The House of the Adornment of Heaven

The House of the Adornment of Heaven - Temple Banner

The banner of the temple is a device symbolising the numinous presence of Inana, our Lady of Heaven, for whom it is intended as a dwelling place and a point of contact for people spread around the world who may seek her. It functions as an idol in a physical shrine would: a representation of Inana, placed here to express our love and devotion for her and our desire for her to take up residence in our midst.

The text across the top of the banner is the name of the temple, in Sumerian: 𒂍𒃶𒌌𒀭𒈾. This differs by one sign from the name of Enheduana, a high priestess of Inana and her father Suen in the city of Ur, and was chosen to honour her legacy as history's first named author as well as her beautiful praise hymns of Inana, which are among the finest and most evocative examples of worship literature from anywhere in the land of Mesopotamia.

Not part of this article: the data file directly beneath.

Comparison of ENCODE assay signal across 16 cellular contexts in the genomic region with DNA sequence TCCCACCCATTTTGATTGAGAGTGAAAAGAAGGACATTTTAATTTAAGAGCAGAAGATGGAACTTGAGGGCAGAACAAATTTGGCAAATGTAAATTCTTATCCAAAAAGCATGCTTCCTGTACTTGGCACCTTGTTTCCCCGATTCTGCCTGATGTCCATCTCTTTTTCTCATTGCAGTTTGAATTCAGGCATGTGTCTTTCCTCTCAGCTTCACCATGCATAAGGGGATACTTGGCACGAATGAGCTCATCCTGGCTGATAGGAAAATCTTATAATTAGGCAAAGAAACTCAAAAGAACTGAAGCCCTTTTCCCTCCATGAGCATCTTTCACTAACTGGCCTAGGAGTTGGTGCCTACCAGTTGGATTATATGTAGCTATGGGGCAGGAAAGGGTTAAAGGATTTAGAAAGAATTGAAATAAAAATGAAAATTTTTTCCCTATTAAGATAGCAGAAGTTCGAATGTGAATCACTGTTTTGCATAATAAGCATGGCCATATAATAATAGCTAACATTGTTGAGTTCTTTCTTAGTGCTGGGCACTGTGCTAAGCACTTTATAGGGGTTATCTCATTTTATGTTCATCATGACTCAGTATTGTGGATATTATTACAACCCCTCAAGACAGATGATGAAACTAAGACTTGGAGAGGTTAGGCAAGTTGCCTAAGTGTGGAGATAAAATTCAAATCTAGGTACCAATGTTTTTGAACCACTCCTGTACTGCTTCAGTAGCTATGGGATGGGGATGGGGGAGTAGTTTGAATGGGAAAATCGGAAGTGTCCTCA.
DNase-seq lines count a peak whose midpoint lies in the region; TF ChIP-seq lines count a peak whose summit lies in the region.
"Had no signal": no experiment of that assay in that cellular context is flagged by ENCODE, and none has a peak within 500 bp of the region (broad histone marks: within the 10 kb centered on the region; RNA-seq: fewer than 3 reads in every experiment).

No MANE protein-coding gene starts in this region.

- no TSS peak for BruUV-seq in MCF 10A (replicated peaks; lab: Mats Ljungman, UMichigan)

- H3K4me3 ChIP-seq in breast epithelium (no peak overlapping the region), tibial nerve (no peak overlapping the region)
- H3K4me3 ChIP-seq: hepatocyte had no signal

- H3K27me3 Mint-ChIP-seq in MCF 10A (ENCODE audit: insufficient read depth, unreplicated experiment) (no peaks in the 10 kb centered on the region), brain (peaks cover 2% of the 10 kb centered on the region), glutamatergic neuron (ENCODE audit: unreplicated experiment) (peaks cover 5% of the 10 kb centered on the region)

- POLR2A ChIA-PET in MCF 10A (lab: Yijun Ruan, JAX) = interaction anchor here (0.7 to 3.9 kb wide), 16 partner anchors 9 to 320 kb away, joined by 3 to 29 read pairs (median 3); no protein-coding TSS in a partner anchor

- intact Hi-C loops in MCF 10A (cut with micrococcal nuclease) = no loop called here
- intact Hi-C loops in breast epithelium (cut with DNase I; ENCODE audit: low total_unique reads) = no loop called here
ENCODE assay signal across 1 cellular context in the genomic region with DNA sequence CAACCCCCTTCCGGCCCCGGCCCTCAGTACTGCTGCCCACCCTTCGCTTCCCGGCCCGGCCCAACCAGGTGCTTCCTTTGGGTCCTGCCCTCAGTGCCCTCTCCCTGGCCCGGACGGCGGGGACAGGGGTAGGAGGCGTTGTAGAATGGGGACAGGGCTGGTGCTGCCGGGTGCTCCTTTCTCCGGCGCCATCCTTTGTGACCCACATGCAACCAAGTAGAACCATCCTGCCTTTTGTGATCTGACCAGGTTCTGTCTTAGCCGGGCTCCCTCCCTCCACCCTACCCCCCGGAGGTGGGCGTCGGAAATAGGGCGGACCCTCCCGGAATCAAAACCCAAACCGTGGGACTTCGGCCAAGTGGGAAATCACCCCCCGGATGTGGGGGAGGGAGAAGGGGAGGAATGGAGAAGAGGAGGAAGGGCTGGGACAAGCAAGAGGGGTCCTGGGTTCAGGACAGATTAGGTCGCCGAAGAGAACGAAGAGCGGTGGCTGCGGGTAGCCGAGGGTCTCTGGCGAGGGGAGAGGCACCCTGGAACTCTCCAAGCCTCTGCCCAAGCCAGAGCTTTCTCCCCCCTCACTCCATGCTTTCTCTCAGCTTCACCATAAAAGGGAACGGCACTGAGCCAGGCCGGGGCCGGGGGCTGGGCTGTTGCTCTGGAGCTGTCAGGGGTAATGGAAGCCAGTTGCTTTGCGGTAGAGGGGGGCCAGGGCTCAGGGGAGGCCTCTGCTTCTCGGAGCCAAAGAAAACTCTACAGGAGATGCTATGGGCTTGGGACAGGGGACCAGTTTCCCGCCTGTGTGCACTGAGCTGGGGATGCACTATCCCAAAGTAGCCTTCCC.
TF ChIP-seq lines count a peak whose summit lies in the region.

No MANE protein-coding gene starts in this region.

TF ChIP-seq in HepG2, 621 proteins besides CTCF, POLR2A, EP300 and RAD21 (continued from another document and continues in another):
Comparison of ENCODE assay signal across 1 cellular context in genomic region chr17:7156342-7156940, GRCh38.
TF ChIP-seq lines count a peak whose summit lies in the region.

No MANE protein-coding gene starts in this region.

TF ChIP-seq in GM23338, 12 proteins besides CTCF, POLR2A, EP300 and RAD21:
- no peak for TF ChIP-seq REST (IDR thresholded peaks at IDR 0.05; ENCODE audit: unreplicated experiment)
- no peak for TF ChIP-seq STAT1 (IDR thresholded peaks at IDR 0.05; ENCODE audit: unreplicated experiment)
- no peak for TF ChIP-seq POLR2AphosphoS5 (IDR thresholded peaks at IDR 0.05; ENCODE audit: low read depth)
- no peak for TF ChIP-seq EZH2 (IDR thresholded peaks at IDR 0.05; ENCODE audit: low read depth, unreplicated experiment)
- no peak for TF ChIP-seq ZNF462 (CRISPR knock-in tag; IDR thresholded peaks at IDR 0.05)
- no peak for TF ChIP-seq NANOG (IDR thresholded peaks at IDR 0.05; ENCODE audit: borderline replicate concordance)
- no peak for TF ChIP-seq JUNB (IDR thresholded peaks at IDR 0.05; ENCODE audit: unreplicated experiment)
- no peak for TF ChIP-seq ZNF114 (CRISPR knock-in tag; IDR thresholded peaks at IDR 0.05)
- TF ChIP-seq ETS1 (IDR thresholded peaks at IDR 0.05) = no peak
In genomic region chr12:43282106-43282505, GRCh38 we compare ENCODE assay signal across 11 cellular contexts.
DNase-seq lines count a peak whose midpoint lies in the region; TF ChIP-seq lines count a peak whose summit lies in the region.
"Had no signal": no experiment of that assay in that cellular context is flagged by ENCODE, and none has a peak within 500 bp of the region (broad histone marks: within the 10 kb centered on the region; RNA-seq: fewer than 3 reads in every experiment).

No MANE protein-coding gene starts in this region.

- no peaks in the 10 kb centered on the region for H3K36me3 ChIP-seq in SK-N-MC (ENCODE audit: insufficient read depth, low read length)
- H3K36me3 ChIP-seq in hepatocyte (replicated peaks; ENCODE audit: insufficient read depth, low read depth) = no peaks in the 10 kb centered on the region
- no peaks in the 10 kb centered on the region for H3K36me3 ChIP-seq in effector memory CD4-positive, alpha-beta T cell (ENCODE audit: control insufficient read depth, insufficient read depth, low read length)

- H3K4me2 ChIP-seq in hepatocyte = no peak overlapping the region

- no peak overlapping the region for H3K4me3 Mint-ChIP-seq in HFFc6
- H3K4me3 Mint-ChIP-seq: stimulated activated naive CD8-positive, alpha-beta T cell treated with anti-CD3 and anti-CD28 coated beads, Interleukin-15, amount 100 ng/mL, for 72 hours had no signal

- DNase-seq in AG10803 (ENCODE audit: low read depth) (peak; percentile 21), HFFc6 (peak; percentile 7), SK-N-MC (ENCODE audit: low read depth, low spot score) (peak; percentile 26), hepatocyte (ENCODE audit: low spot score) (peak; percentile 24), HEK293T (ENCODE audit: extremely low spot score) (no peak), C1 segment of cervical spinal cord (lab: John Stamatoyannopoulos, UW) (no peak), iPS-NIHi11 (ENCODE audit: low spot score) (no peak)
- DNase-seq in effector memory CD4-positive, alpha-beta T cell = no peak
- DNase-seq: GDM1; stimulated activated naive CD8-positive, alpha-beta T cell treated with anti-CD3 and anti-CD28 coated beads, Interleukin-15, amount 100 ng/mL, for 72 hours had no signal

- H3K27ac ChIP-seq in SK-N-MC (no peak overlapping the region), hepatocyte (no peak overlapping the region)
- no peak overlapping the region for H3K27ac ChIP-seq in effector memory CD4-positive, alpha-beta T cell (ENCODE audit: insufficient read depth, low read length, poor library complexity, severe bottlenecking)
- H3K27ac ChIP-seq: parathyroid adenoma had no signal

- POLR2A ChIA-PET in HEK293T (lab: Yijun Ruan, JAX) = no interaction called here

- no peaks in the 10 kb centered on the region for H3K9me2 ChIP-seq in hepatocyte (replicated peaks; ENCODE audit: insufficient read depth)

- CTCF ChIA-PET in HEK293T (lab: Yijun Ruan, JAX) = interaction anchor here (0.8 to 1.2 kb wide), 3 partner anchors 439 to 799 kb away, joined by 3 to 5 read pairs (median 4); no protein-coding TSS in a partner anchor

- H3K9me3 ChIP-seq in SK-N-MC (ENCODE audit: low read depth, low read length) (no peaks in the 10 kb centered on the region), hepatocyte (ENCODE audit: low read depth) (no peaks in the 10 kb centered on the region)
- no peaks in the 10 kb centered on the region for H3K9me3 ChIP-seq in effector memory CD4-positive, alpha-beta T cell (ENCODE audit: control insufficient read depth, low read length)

Running down each side of the banner are two lines from one of Enheduana's poems, Lady of Largest Heart, which embody Inana's profound and irresistible character. On the left, "To interchange the brute and the strong and the weak and the powerless is yours, Inana", and on the right, "To give the crown, the throne and the royal sceptre is yours, Inana."

The figure of the Goddess herself depicts her wearing a horned Assyrian-style crown, representing her divine authority and her worship in regions far beyond the Sumerian heartland, topped by the eight-pointed star, her traditional symbol. She also wears a dress the Sumerians called pala, the garment of ladyship, tadiant in splendour and beauty. In her right hand, she holds the rod and ring, a traditional Mesopotamian symbol of the world order, and she stands astride a conquered lion that is a symbol of her martial aspect.